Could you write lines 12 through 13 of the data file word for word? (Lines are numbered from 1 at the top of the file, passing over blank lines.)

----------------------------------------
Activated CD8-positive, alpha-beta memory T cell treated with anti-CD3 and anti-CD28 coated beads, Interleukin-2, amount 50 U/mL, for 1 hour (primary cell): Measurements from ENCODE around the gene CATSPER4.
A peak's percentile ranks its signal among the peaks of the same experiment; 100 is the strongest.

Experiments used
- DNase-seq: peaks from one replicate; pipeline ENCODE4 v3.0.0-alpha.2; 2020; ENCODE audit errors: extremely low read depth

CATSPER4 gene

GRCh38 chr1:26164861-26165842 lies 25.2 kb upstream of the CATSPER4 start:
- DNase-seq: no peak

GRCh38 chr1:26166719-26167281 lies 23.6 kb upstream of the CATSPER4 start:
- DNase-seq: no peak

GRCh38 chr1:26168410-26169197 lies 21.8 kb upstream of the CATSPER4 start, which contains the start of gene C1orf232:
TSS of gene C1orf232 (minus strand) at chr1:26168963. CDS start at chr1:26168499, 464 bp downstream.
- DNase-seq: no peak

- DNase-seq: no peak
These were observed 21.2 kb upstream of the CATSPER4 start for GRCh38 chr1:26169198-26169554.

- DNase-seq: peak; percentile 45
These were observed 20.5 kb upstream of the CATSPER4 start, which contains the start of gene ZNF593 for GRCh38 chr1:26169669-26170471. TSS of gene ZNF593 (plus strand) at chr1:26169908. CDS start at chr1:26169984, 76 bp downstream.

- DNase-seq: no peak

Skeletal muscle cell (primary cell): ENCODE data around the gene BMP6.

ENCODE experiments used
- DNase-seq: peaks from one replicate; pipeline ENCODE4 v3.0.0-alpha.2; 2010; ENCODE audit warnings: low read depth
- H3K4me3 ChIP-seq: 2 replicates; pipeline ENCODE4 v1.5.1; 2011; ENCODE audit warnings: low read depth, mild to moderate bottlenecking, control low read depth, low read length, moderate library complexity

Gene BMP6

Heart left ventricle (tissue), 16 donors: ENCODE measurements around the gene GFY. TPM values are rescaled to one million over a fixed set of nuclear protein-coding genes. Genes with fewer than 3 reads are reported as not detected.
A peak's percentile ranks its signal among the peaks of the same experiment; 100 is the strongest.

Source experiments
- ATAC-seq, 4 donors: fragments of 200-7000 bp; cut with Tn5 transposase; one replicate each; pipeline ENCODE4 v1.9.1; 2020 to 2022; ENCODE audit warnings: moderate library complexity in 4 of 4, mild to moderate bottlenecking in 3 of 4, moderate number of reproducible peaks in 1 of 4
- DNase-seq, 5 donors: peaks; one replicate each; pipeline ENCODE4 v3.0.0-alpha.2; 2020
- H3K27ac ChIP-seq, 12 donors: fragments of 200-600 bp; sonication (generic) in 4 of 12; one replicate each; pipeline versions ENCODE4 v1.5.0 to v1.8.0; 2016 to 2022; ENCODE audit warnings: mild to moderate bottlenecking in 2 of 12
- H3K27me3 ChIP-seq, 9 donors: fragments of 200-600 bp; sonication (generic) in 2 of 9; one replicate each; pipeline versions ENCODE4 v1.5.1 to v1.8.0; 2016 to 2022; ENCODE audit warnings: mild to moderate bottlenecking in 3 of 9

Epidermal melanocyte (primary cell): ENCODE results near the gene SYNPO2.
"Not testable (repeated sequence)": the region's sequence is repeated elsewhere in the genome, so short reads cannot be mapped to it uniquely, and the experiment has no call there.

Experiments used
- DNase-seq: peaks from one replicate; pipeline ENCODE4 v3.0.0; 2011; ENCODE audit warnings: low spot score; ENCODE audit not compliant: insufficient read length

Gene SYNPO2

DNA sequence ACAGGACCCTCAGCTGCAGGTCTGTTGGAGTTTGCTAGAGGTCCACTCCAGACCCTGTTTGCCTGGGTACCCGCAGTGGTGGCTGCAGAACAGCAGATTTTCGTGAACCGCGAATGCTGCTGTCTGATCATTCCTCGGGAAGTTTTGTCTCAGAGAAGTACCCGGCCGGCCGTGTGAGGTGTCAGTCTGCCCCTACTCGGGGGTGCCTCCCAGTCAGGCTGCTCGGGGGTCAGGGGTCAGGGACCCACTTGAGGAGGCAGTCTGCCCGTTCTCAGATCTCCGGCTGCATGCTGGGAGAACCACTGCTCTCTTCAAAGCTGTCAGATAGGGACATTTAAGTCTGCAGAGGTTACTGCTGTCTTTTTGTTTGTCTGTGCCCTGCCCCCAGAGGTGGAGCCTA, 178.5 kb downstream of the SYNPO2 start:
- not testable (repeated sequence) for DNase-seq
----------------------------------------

- DNase-seq: no peak

- DNase-seq: no peak